January 15 marks a copyright anniversary — the Supreme Court of the United States handed down their decision for Eldred v. Ashcroft on January 15, 2003.
Eric Eldred produced html books from public domain material. In The Future of Ideas, Lawrence Lessig describes Eldred’s motivation; it began with his daughter’s school assignment about The Scarlet Letter. Finding no usable material on the Web, Eldred created an html copy and made it available for all. A legitimate action, given that Nathaniel Hawthorne died in 1864. Eldred’s interest in these early e-books continued and he created many more derivative works of public domain material. However, the 1998 extension of copyright term in the United States brought a halt to his plans to release work written by Robert Frost. Frost’s work, about to enter the public domain, became tied up for another twenty years.
With the aid of Lawrence Lessig and others, a legal challenge began. They argued that although the Copyright Clause within the United States Constitution allows Congress the right to grant authors exclusive rights, those rights were explicitly deemed to be for “limited times.” Continuous renewal of copyright defeats the intention that copyright should end. Moreover, retroactive copyright term extension compromises the freedom of speech guaranteed by the First Amendment.
The case was lost at all three levels of the American judiciary: the District Court, the Court of Appeals for the District of Columbia Circuit, and finally at the Supreme Court. Justice Ginsburg delivered the final opinion; with a 7-2 decision it was held that the 1998 Copyright Term Extension Act (CTEA), which extended copyright in the United States by 20 years for both new and existing works, did not violate the constitutional parameters of either the Copyright Clause or the First Amendment.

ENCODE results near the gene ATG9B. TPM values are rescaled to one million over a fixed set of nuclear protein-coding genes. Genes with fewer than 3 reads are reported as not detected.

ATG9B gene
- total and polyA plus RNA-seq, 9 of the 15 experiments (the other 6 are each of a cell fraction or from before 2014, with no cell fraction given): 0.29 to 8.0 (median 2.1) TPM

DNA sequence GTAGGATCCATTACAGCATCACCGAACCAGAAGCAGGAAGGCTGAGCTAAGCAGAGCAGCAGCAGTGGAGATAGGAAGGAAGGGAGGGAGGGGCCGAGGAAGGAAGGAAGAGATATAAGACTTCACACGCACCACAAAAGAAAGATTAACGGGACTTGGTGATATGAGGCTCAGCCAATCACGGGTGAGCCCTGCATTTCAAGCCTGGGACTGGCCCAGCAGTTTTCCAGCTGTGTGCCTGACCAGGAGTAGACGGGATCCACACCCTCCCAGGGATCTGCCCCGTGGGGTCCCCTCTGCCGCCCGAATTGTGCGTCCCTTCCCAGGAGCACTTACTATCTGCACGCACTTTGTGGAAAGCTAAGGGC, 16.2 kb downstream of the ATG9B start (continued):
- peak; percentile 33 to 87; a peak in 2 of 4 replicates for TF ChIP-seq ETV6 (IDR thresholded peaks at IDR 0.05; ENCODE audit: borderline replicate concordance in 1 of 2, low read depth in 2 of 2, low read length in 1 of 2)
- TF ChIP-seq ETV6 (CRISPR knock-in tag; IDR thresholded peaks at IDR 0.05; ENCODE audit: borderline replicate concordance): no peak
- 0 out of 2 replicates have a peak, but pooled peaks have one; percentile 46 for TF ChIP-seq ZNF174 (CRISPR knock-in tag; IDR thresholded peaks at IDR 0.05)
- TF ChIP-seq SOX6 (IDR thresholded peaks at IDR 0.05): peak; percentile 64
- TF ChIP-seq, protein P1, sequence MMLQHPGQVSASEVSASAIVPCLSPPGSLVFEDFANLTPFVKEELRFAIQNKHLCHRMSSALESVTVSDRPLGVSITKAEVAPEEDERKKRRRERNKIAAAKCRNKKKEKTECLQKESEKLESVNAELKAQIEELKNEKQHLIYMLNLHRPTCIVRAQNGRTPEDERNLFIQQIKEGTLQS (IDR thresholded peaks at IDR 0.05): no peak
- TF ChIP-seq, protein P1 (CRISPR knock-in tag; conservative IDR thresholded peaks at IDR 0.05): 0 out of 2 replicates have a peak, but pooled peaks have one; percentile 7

On January 16, 2003 the New York Times delivered an opinion of its own. An editorial titled, The Coming of Copyright Perpetuity summed up the mood that day:
In effect, the Supreme Court’s decision makes it likely that we are seeing the end of the public domain and the birth of copyright perpetuity. Public Domain has been a grand experiment and one that should not be allowed to die. The ability to draw freely on the entire creative output of humanity is one of the reasons we live in a time of such fruitful creative ferment.
When I read that editorial in 2003, I needed my library-paid subscription to retrieve it. Since then, NYT has made their work publicly available. As have many media outlets. Lessig’s loss at the Supreme Court spurred him onto further efforts — namely the founding of Creative Commons (CC). In eight years CC has blossomed across more than fifty jurisdictions; thousands of people have chosen to enhance the public domain by granting access to their own copyrighted material. And Robert Frost’s work — seemingly untouchable in 1999 — is available, as I discovered a few weeks ago. Presumably, his copyright holders do not object… With the passage of time, business and personal practices are finding co-existence in our digitally-connected world.
If future amendment of copyright is needed, ideally speaking, copyright terms should decrease. It remains that good works are financial remunerative, even after their copyright term has expired. The many editions of the works of Jane Austen and Lucy Maud Montgomery stand as testimonial. And the economic analyses conducted in the Eldred case illustrates how little commercial gain actually occurs, for most works, over a lengthy copyright term (see Justice Breyer’s dissent.)
But since the world is less than ideal, fair dealing becomes even more important. The public domain isn’t dead yet; fair dealing allows it to keep growing.